of 49.5 M (McAndrew et al., 2011). Slower rates of catalysis are observed with enzymes
involved in sesquiterpene biosynthesis, in general, and sesquiterpene synthases show relatively
low kcat values ranging from 0.033 - 4.0x10 -3
s -1
Figure 5. Schematic diagram representing the carbocation mechanism of tobacco epi-
aristolochene synthase (TEAS).
1.3.2 Phylogenetic Relationships of Terpene Synthases
TPSs are believed to have originated from prenyl transferases (e.g., GPP and FPP
synthase). However, little empirical evidence exists for such conclusions. Elucidation of TEAS
3D structure revealed convincing evidence as the C-terminal backbone of TEASs tertiary
structure aligns with avian FPP synthase, despite apparent lack of primary sequence similarity
(Starks et al., 1997). Further convincing evidence from TPS phylogenetic alignments of amino
acid sequences (>40% similarity) revealed that gymnosperm monoterpene, sesquiterpene, and
diterpene synthases are more closely related to each other than to their counterparts in
angiosperm (Bohlmann et al., 1997; Bohlmann et al., 1998). This indicates convergent evolution
of specialized TPSs after the angiosperm and gymnosperm bifurcation (Bohlmann et al., 1997;
Bohlmann et al., 1998). Classification of TPSs based on the phylogenetic analysis showed that
seven TPS clades or sub-families are present in nature and fit into the following nomenclature,
TPS-a to -g (Bohlmann et al., 1998; Aubourg et al., 2002; Dudareva et al., 2003). The TPS-a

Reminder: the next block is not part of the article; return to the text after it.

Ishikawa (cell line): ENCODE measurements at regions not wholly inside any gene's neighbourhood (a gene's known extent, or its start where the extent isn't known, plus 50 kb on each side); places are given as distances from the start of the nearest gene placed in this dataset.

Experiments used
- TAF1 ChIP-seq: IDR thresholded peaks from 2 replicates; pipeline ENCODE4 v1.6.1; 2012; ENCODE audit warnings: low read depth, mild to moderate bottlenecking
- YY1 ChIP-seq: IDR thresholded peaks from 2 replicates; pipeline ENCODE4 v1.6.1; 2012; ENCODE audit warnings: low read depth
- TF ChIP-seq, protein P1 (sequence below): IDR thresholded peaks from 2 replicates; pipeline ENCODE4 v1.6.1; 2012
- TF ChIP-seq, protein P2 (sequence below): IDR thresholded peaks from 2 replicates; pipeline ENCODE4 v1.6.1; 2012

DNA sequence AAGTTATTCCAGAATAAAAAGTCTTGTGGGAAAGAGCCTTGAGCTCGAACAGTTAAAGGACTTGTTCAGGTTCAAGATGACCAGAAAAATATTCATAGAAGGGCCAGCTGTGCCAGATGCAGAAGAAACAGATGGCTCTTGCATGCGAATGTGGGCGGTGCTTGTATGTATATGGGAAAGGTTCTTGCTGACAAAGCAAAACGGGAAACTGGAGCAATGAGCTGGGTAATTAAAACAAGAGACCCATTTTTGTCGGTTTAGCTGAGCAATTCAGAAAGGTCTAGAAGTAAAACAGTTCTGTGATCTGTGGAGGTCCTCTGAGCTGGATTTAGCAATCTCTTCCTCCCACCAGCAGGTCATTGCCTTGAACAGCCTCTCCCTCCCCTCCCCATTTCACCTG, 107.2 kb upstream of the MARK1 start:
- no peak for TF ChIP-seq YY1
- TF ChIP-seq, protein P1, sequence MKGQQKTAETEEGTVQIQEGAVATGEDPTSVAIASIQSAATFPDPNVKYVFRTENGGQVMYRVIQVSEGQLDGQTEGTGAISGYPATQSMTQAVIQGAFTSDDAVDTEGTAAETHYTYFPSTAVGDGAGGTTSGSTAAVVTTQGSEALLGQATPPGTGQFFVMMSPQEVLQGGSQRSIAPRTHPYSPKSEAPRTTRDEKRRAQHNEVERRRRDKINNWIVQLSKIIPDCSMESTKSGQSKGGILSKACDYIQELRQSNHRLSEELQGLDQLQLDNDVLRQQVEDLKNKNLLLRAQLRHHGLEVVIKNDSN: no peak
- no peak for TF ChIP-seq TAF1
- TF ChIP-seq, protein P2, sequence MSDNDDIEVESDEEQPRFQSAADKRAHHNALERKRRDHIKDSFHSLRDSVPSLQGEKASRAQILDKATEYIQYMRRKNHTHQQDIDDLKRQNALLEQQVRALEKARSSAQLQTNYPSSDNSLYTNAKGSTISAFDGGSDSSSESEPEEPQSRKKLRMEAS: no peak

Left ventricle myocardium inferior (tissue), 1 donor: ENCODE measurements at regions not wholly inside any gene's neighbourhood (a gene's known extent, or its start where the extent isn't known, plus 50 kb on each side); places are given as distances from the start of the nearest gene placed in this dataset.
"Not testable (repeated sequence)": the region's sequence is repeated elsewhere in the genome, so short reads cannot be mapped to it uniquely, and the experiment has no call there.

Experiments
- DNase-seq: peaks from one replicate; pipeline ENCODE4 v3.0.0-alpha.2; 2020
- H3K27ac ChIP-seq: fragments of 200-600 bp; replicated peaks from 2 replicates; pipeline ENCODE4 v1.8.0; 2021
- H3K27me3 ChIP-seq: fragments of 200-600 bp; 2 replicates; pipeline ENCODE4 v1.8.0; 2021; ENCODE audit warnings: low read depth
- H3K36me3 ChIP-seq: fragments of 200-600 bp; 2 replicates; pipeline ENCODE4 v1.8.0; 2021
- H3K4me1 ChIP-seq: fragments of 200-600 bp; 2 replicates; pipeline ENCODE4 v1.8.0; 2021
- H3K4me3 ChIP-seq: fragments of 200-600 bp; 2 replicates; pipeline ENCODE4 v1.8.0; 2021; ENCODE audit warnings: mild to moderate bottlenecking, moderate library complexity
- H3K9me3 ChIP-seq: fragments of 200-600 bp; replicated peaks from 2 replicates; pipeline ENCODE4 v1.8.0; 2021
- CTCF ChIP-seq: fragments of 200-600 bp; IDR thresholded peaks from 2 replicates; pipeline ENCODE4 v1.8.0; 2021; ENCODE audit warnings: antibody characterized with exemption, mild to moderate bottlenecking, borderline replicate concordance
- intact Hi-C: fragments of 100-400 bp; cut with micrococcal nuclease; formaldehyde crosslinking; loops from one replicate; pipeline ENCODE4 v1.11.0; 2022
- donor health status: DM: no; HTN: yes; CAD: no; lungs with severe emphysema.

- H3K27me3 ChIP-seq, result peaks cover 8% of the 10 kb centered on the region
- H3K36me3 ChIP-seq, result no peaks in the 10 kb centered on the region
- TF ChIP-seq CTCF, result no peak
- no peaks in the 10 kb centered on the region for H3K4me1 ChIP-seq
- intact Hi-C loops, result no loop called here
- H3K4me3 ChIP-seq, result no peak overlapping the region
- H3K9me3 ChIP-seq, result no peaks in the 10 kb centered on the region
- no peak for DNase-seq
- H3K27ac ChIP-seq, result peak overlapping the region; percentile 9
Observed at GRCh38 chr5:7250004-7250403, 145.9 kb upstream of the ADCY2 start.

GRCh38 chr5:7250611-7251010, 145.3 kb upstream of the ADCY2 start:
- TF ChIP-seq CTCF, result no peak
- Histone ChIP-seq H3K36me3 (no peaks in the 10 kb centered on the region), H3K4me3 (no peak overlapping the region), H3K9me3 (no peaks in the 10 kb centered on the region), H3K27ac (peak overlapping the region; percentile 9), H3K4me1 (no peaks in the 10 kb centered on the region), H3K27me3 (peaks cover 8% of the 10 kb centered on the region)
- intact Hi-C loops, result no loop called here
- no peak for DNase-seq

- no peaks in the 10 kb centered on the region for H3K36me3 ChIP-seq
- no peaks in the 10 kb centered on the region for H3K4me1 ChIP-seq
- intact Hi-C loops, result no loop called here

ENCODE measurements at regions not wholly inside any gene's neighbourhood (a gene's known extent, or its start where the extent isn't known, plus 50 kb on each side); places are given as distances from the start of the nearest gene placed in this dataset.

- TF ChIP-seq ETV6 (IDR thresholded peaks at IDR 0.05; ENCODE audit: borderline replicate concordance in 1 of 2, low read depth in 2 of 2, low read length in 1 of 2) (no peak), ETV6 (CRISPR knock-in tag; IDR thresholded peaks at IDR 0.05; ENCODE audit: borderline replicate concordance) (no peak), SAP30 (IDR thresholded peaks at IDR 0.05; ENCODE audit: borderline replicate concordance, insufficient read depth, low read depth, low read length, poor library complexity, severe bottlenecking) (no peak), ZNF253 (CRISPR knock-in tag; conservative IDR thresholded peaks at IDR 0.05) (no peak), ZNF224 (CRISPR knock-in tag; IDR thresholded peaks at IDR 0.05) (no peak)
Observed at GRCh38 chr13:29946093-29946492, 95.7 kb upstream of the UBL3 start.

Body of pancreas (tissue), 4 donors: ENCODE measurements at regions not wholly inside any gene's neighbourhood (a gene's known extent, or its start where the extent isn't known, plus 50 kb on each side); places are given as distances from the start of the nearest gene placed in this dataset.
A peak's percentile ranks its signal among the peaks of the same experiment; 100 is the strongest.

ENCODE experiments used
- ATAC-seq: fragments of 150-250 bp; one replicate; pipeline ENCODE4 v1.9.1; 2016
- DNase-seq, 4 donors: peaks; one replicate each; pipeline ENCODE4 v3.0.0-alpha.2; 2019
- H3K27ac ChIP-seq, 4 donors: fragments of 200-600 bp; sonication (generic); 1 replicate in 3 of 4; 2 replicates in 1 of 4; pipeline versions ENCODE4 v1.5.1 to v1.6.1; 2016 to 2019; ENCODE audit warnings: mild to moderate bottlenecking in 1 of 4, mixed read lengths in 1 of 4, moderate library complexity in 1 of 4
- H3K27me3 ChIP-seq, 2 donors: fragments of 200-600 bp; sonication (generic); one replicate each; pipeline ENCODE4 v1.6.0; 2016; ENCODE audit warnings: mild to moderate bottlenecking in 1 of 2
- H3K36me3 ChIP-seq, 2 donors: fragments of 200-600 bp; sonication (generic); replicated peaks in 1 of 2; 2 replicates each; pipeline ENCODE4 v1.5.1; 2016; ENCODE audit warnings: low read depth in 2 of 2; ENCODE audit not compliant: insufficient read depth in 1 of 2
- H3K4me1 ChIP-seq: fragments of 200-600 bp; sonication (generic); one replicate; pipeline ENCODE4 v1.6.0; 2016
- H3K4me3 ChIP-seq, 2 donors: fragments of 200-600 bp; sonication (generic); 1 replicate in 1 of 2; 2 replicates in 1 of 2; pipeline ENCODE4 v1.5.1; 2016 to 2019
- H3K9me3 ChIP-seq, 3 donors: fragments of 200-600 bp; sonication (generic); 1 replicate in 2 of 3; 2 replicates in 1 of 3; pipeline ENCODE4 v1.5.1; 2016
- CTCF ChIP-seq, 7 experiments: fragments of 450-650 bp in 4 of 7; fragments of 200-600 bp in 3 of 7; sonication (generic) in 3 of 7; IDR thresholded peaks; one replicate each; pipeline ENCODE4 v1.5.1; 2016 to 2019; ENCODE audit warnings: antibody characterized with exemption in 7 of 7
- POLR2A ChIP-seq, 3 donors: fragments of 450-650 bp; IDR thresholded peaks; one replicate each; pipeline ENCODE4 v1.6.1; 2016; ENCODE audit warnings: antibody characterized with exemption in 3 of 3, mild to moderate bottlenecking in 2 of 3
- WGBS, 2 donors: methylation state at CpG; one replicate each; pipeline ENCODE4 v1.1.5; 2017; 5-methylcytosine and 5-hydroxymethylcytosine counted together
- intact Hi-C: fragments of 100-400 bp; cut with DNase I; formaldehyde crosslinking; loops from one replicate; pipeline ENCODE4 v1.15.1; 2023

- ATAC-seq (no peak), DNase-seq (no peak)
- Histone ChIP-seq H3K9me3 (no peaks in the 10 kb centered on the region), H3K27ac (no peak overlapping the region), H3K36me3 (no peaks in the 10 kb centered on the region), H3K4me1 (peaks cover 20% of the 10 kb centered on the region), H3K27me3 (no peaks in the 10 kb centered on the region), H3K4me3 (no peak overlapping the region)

subfamily consists of casbene synthase, a diterpene synthase, and sesquiterpene synthases from
various angiosperms. TPS-b consists of monoterpene synthases from angiosperm but is distinct
from TPS-a. TPS-c and TPS-e contain diterpene synthases from primary metabolism, and
therefore have fewer representative members. The subfamily of TPS-f contains only one
presumably ancient linalool synthase, and the TPS-d subfamily contains gymnosperm TPSs.
Recently, three monoterpene synthases from Antirrhinum majus, one monoterpene synthase from
A. thaliana, and a sesquiterpene synthase, nerolidol synthase, from Fragaria ananassa comprise
a new subfamily, TPS-g, characterized by a lack of an RRx8W motif, which is present in all
characterized monoterpene synthases from angiosperm TPS-b and gymnosperm TPS-d
subfamilies (Bohlmann et al., 1997; Aubourg et al., 2002; Dudareva et al., 2003; Jones et al.,
2011). Function of this motif is thought to be involved in cyclization of prenyl diphosphates as
all synthases lacking this motif produce acyclic products (Dudareva et al., 2003).